Since the onset of the global war on terror, the predominant business method was to spend and buy as quickly as possible to deliver to the warfighter. There was limited emphasis on the business deal. Over the period of 2001 thru 2010 the average cost overrun as reported by the Government Accountability Office (GAO) was 13% above the Independent Cost Estimate! Not only as a caretaker for the taxpayer, but also in facing a churning budget climate that included sequestration, USD AT&L directed the acquisition workforce to spend more time on the business deal in order to offset the budget climate. The BSIG provided the workforce with a set of “tools” to use where appropriate. These tools achieve better deals (called ‘Better Buying Power” initiatives). Information on the successes of this effort are available on the DAU website titled “Better Buying Power.” There are many cases showing how using better acquisition tools has delivered more innovation on time and at a reasonable price.
But good Business Deals take Time and Experience:
Although one would like to believe that improved business deals could be conducted more quickly, the experience of our acquisition workforce plays out. It takes longer to build a better business deal due to factors including greater research and dialog with industry. By their nature, complex procurements involve greater risk. The change implemented through Better Buying Power came very quickly and definitely resulted in successes, but also raised challenges in the Department, Congress, industry and warfighting community who expected their capabilities would be delivered just as quickly as they had in the past during the high budget years. There were billions of dollars in cost avoidance via Better Buying Power initiatives, but there were also frustrations over timelines which can be readily seen in the current NDAA climate. With time, the above efforts will reap benefits across the Department even larger than what has been realized to date. But we are not a patient society.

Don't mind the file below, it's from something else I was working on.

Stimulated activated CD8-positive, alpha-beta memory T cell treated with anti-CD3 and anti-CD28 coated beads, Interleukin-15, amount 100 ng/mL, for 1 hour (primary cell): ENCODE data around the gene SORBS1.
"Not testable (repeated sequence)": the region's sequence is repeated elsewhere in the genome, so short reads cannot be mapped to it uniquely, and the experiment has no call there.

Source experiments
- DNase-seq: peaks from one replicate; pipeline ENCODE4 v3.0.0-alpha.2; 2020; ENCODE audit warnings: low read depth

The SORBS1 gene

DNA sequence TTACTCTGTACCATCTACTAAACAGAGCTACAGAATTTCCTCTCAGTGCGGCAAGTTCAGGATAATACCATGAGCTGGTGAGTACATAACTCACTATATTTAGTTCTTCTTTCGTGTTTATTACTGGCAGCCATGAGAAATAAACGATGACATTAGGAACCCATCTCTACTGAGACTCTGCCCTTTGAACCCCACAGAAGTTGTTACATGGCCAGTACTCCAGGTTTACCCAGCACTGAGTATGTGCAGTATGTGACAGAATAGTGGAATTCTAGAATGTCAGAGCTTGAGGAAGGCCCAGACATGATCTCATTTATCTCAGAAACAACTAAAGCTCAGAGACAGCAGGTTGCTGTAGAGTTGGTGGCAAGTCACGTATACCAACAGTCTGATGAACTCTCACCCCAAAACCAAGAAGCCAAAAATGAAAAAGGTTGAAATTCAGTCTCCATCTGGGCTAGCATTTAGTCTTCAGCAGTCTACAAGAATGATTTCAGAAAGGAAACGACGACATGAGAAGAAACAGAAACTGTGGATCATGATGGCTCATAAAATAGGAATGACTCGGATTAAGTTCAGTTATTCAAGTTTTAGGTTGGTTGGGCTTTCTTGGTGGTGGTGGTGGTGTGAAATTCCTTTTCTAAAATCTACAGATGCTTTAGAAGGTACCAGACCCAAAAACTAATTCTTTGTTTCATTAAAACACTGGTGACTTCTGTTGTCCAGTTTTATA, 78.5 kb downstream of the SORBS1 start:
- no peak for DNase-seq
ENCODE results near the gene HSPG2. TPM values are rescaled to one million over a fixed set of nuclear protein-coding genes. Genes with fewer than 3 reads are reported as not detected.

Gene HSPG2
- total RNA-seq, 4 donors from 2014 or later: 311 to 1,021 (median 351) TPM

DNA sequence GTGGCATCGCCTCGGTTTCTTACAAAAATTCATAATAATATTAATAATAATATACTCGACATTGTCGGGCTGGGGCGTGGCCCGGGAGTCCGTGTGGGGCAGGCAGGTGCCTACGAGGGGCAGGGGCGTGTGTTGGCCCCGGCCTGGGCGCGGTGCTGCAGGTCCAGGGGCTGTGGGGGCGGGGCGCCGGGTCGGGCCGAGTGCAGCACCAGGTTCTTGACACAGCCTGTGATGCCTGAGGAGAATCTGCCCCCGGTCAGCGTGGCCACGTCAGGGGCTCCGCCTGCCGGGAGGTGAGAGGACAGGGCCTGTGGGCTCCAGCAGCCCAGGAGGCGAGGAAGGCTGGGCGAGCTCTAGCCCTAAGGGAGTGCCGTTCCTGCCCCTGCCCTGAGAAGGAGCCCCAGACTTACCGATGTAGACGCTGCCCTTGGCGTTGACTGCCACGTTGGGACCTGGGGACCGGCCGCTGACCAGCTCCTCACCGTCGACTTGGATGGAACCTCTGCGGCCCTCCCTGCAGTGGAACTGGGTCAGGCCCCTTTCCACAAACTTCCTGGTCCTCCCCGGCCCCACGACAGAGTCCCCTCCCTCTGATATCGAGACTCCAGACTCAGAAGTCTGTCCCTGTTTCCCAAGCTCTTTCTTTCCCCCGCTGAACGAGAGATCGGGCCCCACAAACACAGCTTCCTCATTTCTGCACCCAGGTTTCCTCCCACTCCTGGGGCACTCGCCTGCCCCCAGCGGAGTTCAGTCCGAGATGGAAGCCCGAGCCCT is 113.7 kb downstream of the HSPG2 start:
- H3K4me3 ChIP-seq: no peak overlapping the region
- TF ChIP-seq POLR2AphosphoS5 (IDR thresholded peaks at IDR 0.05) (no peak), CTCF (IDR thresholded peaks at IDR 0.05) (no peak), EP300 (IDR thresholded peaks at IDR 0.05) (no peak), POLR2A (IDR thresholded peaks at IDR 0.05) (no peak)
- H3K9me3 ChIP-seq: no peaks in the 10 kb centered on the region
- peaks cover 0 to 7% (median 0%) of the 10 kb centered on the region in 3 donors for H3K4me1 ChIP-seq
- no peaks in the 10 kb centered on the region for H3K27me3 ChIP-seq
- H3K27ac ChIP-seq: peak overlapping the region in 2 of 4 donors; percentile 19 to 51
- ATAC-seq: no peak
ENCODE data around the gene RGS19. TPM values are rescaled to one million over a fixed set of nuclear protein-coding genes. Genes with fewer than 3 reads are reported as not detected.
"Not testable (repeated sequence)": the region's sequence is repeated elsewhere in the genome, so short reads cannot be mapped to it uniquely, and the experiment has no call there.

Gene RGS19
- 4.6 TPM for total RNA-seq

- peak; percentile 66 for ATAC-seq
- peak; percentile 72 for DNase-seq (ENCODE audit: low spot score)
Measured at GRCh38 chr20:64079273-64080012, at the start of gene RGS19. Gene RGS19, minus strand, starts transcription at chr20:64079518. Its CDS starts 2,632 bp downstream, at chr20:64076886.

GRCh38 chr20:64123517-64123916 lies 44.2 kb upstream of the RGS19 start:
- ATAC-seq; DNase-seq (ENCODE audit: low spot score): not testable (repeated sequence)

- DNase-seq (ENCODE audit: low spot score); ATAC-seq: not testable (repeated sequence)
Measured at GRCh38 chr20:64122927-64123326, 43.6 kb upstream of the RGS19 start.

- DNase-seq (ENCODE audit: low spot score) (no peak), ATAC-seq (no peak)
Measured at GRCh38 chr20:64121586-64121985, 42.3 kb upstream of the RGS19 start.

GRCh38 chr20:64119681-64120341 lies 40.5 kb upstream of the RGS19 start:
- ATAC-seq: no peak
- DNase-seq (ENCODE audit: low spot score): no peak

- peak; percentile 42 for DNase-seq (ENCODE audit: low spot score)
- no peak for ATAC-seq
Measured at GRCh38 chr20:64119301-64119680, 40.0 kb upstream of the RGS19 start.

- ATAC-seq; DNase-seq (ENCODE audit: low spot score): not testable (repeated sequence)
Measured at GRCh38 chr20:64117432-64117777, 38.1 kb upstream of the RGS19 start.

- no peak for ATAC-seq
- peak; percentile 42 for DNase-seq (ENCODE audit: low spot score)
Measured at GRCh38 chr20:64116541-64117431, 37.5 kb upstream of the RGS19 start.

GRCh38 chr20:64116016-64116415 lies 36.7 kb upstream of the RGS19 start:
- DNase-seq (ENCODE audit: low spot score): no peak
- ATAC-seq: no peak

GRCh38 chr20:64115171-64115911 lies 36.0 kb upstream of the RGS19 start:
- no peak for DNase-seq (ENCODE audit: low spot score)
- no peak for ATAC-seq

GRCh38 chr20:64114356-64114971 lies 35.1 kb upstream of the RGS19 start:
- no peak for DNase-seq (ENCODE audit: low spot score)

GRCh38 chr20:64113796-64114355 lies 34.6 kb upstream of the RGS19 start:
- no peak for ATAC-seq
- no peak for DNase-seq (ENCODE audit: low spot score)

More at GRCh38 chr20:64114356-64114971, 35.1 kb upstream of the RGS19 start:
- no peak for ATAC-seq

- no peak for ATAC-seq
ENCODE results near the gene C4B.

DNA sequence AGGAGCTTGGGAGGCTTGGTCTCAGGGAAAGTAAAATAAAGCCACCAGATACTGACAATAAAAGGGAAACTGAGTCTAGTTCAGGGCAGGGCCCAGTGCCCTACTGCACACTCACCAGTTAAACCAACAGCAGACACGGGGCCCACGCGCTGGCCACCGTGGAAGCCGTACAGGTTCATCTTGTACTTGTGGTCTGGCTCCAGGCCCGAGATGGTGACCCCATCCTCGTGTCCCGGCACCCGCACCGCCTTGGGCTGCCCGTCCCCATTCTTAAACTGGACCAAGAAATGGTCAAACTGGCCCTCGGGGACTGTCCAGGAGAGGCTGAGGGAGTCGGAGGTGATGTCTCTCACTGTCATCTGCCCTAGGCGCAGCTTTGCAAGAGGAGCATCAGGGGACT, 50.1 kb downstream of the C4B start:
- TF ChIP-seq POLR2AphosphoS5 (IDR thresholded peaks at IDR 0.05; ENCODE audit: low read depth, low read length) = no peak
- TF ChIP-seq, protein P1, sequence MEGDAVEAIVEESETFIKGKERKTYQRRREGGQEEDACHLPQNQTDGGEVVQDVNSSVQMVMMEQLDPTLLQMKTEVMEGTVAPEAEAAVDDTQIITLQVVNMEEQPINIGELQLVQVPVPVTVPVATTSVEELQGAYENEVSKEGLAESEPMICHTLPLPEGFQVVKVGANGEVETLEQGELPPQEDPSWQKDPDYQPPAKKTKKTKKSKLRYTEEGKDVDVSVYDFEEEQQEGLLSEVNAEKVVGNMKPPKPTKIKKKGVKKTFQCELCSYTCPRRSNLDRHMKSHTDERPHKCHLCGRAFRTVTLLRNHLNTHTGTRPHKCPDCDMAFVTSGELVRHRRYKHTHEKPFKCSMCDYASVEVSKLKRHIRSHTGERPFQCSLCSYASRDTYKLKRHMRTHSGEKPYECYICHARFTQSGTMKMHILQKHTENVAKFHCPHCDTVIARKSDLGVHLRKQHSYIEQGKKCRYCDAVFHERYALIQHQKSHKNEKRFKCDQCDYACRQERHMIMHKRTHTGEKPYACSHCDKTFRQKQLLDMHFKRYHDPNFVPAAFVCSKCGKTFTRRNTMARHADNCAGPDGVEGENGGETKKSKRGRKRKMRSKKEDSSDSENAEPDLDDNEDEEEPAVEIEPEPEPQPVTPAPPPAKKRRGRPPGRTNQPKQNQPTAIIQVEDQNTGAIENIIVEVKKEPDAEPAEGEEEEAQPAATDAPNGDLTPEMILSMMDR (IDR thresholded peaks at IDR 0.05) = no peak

The workforce is carrying the weight of all the changes:
The complexity of the acquisition system, combined with the interest in quickly getting to the best deal for the taxpayer and warfighter, results in an overburdened workforce. The existing work force cannot quickly interpret the rules due to having limited experience. Until we fix the complexity and understand how to manage our priorities (Is it speed? Is it capability? Is it public ‘good’?), we will have continuous turmoil in the acquisition process and workforce. A subsequent article will address complexity and priority-management.
What about Process? How much do we ‘trust’ the Workforce: